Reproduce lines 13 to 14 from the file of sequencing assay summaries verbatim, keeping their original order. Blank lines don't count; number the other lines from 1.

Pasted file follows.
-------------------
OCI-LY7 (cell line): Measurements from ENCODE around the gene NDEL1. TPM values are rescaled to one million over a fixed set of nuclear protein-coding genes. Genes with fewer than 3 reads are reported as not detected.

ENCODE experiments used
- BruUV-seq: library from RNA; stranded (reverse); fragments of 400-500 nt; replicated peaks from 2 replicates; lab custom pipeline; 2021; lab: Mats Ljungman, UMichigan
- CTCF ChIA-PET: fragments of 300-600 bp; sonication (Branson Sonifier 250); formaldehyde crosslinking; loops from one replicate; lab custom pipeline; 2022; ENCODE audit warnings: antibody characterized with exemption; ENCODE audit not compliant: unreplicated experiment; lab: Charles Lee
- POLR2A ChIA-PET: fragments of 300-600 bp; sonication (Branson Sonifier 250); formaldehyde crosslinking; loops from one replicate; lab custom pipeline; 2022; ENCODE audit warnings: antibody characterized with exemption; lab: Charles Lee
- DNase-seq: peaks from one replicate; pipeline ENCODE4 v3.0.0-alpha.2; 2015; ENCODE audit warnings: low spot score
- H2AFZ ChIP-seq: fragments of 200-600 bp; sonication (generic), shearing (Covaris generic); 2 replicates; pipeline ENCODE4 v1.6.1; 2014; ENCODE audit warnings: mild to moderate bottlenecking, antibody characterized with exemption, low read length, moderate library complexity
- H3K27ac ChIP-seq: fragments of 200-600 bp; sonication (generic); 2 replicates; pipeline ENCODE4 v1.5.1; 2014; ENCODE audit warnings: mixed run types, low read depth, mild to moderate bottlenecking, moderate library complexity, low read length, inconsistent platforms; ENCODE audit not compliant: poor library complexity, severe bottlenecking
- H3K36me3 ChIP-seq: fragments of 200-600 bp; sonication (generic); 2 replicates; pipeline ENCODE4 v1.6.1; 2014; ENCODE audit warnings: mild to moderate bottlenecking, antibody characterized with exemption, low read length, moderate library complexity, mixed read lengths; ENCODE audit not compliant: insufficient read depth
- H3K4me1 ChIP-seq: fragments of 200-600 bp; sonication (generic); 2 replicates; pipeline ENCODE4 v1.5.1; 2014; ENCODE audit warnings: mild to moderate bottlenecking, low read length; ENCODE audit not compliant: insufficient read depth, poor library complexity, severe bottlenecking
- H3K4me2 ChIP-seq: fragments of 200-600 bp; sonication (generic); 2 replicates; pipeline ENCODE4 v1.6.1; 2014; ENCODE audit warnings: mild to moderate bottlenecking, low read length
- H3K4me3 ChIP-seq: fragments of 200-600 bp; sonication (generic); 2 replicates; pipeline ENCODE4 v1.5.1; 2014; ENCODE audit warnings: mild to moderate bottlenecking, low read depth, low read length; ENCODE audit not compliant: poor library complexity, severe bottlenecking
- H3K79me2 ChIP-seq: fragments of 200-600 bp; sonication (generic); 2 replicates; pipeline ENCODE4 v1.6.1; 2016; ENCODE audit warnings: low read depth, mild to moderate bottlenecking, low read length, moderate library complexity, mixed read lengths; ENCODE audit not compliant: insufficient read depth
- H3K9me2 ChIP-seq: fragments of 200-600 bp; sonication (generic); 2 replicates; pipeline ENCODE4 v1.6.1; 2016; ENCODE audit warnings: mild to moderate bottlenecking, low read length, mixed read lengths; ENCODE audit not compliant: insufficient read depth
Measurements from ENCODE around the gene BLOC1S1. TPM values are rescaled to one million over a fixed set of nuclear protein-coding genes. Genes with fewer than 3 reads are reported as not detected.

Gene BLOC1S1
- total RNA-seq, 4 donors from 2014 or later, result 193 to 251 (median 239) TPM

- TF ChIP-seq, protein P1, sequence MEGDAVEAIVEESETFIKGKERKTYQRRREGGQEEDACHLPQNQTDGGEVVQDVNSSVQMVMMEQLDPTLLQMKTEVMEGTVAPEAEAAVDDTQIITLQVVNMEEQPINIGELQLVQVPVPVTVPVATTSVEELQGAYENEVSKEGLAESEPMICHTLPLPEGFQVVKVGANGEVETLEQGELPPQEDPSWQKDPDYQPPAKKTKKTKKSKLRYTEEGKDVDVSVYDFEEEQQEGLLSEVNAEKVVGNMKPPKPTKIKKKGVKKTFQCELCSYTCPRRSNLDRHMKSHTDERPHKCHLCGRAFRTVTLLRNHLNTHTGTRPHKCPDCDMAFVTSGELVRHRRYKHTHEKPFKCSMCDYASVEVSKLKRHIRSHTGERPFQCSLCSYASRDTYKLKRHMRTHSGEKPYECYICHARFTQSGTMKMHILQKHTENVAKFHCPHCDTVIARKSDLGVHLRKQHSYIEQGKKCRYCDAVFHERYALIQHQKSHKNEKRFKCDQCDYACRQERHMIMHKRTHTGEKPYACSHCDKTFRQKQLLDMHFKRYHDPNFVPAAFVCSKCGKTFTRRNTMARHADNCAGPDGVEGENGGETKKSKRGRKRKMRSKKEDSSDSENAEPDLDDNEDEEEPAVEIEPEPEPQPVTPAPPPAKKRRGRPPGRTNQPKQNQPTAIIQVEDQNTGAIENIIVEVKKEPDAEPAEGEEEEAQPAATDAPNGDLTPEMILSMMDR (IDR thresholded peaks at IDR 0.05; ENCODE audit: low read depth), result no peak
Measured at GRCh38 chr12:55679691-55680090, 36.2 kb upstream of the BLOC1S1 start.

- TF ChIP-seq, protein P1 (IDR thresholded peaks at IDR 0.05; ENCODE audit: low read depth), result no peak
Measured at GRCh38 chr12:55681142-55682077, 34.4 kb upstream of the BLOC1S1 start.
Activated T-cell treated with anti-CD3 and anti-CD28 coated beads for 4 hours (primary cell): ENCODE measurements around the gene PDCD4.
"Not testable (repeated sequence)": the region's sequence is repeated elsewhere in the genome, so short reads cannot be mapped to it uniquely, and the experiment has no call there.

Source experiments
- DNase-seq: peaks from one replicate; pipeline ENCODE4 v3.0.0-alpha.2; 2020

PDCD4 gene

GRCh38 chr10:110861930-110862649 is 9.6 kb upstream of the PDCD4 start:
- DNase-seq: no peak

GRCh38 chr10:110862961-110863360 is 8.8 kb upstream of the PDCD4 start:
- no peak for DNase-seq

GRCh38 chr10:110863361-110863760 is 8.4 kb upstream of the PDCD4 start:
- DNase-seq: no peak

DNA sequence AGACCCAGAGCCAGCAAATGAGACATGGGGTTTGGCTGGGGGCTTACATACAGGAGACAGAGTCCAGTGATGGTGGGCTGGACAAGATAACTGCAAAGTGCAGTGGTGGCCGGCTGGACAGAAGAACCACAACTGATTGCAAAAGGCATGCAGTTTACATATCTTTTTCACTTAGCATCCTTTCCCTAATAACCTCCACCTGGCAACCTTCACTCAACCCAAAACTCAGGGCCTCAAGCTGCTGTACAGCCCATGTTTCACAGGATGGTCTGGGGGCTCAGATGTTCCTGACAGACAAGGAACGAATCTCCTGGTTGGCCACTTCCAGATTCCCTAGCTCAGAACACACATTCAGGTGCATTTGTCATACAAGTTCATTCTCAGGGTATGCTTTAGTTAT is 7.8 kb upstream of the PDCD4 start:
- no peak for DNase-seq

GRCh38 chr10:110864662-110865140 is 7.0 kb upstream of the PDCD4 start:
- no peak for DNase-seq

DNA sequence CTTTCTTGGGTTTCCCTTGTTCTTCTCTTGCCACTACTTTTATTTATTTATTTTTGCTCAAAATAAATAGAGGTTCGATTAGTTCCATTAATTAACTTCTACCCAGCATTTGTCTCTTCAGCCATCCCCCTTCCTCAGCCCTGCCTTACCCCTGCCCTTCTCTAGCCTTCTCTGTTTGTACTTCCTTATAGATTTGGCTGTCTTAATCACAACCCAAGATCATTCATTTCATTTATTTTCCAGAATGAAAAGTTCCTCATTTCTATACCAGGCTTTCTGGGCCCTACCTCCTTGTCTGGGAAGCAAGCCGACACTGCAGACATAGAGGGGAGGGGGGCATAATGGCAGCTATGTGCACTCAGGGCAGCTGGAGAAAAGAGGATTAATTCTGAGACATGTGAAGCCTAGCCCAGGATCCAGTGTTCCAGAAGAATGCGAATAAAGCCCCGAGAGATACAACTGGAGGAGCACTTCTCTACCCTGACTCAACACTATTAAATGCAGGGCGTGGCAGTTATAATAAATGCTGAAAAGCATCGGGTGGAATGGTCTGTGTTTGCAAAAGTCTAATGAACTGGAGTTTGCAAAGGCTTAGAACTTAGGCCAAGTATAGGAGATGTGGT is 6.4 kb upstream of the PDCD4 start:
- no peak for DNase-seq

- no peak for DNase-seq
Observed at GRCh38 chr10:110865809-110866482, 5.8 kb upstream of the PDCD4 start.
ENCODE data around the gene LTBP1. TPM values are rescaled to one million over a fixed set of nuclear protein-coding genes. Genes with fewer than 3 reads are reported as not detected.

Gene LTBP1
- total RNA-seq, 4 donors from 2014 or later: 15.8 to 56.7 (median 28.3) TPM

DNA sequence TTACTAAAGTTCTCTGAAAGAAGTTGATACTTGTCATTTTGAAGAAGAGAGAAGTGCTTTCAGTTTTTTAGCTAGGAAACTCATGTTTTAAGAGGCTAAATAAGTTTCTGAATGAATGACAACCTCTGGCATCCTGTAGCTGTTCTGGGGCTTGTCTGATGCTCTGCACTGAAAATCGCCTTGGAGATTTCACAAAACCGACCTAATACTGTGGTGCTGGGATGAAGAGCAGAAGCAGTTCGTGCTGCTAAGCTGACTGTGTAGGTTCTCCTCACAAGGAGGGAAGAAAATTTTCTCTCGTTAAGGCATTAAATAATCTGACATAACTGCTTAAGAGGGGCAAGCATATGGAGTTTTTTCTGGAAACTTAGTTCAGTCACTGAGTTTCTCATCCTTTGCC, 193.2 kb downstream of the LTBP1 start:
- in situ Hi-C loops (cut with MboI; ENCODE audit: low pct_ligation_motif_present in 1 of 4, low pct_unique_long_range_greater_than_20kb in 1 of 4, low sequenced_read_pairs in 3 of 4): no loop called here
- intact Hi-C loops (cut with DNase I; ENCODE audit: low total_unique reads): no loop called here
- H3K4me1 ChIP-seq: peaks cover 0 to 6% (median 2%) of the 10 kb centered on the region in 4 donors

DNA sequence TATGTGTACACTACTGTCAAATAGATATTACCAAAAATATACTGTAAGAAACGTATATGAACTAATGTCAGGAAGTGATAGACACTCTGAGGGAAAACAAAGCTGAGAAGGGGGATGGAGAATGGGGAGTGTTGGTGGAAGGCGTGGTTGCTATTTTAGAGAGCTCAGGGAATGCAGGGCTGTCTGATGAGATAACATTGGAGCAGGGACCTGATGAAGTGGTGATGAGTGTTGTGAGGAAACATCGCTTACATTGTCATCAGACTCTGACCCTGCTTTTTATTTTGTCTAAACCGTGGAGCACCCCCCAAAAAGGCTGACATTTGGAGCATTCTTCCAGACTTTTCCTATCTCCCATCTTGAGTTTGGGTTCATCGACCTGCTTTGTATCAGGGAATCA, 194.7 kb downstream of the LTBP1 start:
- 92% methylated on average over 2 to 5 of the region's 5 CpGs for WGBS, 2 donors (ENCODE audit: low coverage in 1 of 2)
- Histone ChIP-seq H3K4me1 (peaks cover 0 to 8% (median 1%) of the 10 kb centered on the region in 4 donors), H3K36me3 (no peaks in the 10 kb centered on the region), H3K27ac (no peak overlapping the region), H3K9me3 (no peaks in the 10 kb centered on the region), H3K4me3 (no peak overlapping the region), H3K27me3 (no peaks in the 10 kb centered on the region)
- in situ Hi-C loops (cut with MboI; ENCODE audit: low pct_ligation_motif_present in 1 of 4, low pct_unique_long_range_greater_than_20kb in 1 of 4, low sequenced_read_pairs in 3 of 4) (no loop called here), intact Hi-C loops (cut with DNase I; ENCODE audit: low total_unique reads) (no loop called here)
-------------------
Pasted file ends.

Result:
- H3K79me2 ChIP-seq: fragments of 200-600 bp; sonication (generic); 2 replicates; pipeline ENCODE4 v1.6.1; 2016; ENCODE audit warnings: low read depth, mild to moderate bottlenecking, low read length, moderate library complexity, mixed read lengths; ENCODE audit not compliant: insufficient read depth
- H3K9me2 ChIP-seq: fragments of 200-600 bp; sonication (generic); 2 replicates; pipeline ENCODE4 v1.6.1; 2016; ENCODE audit warnings: mild to moderate bottlenecking, low read length, mixed read lengths; ENCODE audit not compliant: insufficient read depth